Literature in ELT: Integrating Literature into Language Learning

2014_Sybil_MarcusSybil Marcus

This content first appeared on the TESOL Blog. © TESOL International Association. Reprinted with permission.

We’re all wired to enjoy a good story with intriguing plot lines and an individual prose style. So, it’s a pity that many teachers either ignore or are unaware of the creative possibilities that literature offers for language learning.

In this post, I’ll talk about some of the ways I use stories to teach critical thinking; encourage animated discussion; and hone vocabulary, grammar, and writing practice. Continue reading

Preparing Intermediate and Advanced Learners for EAP Studies: More than a One-Size-Fits-All Approach

robyn_brinks_ps (1)Robyn Brinks Lockwood, with Sara Davila

 

One challenge facing instructors in second language programs today is providing a course that will be challenging and rigorous enough to ensure that students are prepared quickly and appropriately for their content classes at English-speaking universities. Perhaps students will only have one session in an EAP course to work on improving reading and writing to keep up with content for their degrees. Or maybe students need to take two or three classes to achieve an appropriate level of English language mastery to even be admitted into a university. Regardless, the role of the English language teacher in this environment is critical to a learner’s success in a degree program. The most effective teachers will be prepared to provide content that is appropriate and authentic to get learners on the college track and prepare them to meet and exceed expectations in their content programs.

Teachers can only provide such content when there is a clear understanding of what learners need to learn at this level. Students at this level often demonstrate a high degree of oral proficiency and can maintain and extend discourse with native speakers fairly fluently, so teachers often feel that they are already advanced enough to succeed in an L1 setting.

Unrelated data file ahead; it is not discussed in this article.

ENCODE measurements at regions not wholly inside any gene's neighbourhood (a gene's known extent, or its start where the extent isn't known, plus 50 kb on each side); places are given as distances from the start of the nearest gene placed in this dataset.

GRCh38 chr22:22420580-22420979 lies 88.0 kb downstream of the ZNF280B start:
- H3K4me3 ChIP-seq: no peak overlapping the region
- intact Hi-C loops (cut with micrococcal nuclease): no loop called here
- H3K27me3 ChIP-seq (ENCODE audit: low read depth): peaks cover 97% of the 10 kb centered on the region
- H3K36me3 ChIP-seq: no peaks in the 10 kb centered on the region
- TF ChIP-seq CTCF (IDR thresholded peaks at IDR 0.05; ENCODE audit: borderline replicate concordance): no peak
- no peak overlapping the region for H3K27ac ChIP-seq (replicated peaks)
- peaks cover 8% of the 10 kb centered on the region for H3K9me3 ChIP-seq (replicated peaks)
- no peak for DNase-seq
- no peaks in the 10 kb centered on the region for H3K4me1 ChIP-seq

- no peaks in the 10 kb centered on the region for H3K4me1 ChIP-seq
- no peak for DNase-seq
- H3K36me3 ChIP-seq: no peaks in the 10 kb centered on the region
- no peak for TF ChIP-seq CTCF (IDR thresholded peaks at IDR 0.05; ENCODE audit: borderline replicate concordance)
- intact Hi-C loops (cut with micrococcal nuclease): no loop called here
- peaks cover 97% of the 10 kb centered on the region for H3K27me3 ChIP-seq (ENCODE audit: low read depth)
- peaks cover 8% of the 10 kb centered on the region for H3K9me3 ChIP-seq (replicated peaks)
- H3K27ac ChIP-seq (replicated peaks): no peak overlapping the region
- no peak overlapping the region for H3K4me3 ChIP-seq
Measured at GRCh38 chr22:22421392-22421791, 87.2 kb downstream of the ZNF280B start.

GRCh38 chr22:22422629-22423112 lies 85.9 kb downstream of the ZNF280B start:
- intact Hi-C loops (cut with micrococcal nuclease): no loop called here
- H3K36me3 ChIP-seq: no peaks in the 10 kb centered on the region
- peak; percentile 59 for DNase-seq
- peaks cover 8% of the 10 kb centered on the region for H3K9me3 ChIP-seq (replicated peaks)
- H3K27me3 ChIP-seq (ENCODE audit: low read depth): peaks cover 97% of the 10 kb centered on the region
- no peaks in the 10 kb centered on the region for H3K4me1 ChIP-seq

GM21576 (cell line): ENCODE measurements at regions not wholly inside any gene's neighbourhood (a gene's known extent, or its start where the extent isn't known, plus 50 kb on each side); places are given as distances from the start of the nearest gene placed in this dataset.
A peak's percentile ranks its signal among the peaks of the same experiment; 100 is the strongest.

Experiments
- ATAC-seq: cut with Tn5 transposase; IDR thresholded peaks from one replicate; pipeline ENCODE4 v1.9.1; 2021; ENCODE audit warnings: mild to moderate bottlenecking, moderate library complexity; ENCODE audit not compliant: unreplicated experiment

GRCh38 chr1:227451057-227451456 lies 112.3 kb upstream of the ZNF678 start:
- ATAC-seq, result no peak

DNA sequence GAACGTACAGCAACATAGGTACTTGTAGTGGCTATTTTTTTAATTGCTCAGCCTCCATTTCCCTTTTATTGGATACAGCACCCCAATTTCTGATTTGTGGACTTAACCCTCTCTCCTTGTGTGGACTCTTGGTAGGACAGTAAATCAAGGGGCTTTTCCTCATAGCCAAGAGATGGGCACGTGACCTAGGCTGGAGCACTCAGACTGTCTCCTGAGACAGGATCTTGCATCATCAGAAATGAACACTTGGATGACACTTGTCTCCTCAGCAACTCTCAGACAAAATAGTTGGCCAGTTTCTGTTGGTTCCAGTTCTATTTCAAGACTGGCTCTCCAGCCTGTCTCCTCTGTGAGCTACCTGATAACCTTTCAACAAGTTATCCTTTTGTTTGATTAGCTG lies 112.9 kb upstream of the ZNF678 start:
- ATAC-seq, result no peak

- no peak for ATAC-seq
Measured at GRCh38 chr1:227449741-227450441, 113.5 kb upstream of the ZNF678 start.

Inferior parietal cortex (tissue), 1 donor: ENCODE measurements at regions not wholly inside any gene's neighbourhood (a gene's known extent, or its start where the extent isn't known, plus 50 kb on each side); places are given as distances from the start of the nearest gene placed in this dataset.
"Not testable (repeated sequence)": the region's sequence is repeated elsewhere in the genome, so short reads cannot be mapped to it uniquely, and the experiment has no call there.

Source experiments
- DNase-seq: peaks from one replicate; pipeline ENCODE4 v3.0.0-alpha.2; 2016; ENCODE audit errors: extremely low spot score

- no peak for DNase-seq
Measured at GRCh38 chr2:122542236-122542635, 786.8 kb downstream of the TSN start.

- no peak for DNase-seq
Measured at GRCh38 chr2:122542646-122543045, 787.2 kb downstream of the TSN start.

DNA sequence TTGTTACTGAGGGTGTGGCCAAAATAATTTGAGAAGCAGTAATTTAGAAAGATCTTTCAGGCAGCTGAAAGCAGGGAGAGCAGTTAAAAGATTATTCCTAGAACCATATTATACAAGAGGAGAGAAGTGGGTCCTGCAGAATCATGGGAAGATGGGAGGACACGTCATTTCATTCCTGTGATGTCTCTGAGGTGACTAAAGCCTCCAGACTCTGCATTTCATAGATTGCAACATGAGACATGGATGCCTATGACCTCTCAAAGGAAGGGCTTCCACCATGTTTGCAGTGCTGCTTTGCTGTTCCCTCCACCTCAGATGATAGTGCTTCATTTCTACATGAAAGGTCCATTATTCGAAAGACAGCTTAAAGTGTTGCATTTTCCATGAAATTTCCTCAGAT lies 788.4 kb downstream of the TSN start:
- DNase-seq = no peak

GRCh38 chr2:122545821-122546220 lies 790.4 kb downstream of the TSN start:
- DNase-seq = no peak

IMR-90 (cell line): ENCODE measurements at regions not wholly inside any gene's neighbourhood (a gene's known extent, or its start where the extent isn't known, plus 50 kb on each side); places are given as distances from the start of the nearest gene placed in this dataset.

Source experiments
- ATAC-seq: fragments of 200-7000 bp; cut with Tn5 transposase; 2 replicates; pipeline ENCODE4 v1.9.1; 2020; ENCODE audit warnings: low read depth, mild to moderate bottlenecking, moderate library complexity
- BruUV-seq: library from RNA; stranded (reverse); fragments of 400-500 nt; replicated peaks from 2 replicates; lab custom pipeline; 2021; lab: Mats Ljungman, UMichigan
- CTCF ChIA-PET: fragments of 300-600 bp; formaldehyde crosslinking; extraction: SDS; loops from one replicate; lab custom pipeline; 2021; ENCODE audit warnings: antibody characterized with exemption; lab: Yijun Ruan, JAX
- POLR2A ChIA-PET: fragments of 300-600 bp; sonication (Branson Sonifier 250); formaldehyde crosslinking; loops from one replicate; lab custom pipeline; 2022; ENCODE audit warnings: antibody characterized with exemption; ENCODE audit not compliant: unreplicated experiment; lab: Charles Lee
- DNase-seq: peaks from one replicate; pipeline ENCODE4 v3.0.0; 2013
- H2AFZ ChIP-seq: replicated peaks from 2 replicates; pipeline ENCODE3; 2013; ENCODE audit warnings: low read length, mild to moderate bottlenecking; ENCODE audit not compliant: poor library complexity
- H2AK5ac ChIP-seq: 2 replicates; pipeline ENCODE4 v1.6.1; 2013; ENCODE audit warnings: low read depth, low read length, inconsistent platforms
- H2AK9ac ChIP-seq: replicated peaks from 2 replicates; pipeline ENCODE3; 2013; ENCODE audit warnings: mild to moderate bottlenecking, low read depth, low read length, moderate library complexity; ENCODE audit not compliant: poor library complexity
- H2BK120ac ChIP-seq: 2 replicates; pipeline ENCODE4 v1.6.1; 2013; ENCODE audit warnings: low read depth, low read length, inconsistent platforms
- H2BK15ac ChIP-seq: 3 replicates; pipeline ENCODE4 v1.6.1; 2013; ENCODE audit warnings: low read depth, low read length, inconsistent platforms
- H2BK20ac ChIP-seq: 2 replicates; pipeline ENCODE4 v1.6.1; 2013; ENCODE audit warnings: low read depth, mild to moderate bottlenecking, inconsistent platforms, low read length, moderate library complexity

Despite this high degree of proficiency in speaking, these students struggle with reading and writing, especially lengthy, textbook chapter-length readings and writing assignments beyond the five-paragraph essay. The challenges may look similar enough to what teachers already recognize as problems for L2 learners; in other words, it is tempting to say the learners are all high-intermediate or even advanced and design a program accordingly. To do this, though, ignores the difference in proficiency between learners at these more advanced levels and fails to take students to the level they need to successfully survive in an L1 setting where they interact with L1 speakers rather than as part of a classroom where everyone is an L2 learner. In order to develop the ideal program, it helps to first define the differences between our highly skilled learners. Continue reading

N is for Note-taking*

Ken BeattyDr. Ken Beatty

“Now, remember, don’t tip your hat to another witch unless she tips hers first—you’re still an apprentice. And if you should come across some fellweed, be sure to pick it, but only if it’s the four-leaf variety. The five-leaf kind will rot your fingers.”

“Yes, Grandma.”

Mason made a mental note not to touch anything with five leaves.

Cowel made a mental note not to touch anything. (Anderson, 2007)

I can’t remember the book in which I first read the term mental note, but I remember the author used it excessively. My 12-year-old self was following the adventures of some junior adventurer who used these mental notes as a cheap plot device to foreshadow further adventures and drum up anticipation. But I found the idea enchanting: my own brain could hide a secret vault brimming with my wild ideas.